Our successful Regents and Trustees Day has come and passed. The annual tradition allows for regents and trustees from both the public four-year baccalaureate colleges and universities and community and technical colleges to meet with state legislators and discuss major issues facing the higher education sector. Across multiple meetings, 10 regents and trustees met with groups of policymakers from all four caucuses.
In December, the State Board for Community and Technical Colleges and the Council of Presidents authored the 2022 Joint Legislative Agenda, laying out three big issues for the session. These issues include compensation for faculty and employees, high demand program expansion, and learning recovery. Regents and trustees used their time on Tuesday to dig into these issues with legislators. Although the pandemic has moved these meetings online, they continue to be a meaningful way for higher education and legislative leaders to work together on the major issues facing students and our state.
What Is a Regent/Trustee?
Regents and trustees make up the governing boards of colleges and universities. They have broad responsibilities that usually include supervising, coordinating, managing, and regulating their college or university. The UW and WSU have 10-member boards, called regents. The regional universities and Evergreen have 8-member boards, called trustees. Each group has a seat reserved for a current student. These members are appointed by the Governor and confirmed by the state Senate. Both regents and trustees serve 6-year terms, and each student member serves a 1-year term. Each community or technical college board is composed of five members who are appointed for five-year terms.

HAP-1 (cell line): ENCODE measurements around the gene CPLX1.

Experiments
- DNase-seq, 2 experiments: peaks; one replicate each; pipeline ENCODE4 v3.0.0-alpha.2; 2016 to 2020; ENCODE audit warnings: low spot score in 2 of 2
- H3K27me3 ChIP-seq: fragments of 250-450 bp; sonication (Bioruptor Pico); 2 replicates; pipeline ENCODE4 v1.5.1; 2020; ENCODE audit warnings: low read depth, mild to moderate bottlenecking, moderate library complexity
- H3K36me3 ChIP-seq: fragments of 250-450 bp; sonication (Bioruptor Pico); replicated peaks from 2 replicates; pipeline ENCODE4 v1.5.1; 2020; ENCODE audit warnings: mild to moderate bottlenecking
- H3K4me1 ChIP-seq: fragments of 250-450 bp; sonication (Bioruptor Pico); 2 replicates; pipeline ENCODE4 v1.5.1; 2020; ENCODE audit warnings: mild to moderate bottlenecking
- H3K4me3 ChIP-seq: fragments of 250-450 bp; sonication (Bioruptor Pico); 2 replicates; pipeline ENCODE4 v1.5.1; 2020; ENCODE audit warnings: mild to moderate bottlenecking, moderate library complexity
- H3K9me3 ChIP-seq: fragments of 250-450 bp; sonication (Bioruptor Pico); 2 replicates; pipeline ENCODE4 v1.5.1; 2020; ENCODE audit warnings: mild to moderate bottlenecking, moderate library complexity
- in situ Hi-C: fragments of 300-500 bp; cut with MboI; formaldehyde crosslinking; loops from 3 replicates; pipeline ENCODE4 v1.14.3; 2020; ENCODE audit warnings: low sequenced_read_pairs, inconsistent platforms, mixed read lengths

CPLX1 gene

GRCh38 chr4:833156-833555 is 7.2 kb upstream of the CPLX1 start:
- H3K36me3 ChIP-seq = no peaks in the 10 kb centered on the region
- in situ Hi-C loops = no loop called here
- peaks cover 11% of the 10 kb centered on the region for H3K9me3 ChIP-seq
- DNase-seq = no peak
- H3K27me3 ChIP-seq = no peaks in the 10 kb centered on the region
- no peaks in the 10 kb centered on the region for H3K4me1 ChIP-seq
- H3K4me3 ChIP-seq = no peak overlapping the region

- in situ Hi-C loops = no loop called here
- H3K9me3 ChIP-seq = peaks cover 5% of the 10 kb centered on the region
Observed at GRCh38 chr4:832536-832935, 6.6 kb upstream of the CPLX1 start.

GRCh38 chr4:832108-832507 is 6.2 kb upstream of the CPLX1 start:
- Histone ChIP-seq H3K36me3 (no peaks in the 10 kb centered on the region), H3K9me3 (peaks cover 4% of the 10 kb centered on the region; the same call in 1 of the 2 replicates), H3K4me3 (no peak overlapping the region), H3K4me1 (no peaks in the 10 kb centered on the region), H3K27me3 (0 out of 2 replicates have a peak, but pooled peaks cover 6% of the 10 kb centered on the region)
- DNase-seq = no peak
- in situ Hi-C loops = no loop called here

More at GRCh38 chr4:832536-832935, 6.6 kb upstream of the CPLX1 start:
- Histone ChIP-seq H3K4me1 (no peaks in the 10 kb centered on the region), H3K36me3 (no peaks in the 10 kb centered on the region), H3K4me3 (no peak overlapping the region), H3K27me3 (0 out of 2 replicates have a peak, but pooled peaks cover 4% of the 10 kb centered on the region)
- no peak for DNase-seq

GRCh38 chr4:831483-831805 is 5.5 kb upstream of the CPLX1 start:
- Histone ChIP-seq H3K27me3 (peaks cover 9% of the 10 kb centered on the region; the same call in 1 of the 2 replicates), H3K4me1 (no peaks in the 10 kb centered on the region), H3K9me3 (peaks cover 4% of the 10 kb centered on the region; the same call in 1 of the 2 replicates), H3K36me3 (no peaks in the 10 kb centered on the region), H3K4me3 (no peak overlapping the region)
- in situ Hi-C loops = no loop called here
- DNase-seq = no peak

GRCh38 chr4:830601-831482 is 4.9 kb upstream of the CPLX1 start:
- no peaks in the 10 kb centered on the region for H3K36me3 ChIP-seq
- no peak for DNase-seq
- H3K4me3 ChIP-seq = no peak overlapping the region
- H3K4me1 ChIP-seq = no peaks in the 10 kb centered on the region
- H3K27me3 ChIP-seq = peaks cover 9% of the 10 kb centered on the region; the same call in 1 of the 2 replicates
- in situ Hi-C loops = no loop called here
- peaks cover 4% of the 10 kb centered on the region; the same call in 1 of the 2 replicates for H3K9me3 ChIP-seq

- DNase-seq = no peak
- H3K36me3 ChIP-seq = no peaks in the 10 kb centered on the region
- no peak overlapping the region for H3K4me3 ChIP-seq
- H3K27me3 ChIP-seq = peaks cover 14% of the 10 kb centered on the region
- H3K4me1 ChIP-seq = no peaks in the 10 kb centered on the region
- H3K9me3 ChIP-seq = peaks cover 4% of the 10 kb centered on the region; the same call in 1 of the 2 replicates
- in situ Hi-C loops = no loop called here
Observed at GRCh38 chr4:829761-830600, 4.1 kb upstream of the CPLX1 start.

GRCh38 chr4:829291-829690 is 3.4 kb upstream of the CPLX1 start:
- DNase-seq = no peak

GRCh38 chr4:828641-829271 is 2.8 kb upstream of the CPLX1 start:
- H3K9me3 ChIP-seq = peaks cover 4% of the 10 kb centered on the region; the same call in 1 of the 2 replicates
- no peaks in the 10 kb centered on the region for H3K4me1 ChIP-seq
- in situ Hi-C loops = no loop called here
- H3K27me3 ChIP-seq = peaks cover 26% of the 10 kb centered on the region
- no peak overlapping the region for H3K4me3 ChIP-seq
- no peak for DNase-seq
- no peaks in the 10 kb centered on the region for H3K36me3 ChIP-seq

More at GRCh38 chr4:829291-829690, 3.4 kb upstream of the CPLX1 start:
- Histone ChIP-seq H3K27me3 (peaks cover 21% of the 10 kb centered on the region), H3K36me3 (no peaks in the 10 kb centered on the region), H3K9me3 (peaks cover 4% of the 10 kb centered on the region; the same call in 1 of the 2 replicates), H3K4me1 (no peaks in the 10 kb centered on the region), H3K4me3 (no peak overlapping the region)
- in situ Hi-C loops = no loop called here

What Are the Important Issues During the 2022 Legislative Session?
- Compensation for Vital Faculty & Employees – Due to revenue uncertainty caused by the COVID-19 pandemic, the current biennial budget does not include a salary adjustment for most higher education employees. Recent state revenue forecasts reflect a rebounding economy, and the four-year public universities and SBCTC are requesting modest salary adjustments in FY23. These adjustments will allow our vital faculty and staff to continue to live and work in our state and help our institutions remain competitive. It is vital that the state continues to fund at least the majority of our incremental wage increases and central services with state funding in FY23 and beyond.
- High Demand Program Expansion – The pandemic has brought attention to both the changing needs of employers and to our state’s workforce shortages. More retirements and resignations are not only leaving employers short-staffed, but also placing new burdens on remaining workers. Employers need professionals at all levels of credentialing, particularly in high-wage STEM fields. Washington students and institutions are seeking out high demand fields such as cybersecurity, computer science, nursing, and behavioral and mental health Washington’s public colleges and universities are requesting funding requests, to help improve the prosperity of our residents and position Washington to meet the needs of a post-pandemic economy.
- Learning Recovery – The lasting impacts of pandemic-related disruptions are happening at the same time as campuses are experiencing declining enrollments, decreased FAFSA/WASFA filing, and increased demand for remedial courses. In addition, pandemic-exacerbated equity gaps continue to disproportionately affect students of color, low-income students, and first-generation students. Campuses continue to invest in student support and learning recovery strategies in the areas of outreach and recruitment, FAFSA/WASFA completion and financial aid counseling, housing insecurity, mental health support and academic advising that are proven to expand access and improve student success.
We are in the midst of the 60-day, supplemental legislative session, scheduled to Sine Die Thursday, March 10th. With the last day to consider (pass) bills in their house of origin just over two weeks away (Tuesday, February 15th), legislators are making progress on a range of issues. As our state’s economy bounces back and pandemic recovery continues, our institutions look toward their next chapter. Now, we look to our Legislature to help accelerate the recovery in higher education, a key piece of our state’s economic health.
You can read more about the important issues of this session with COP’s 2022 Bill Tracker.
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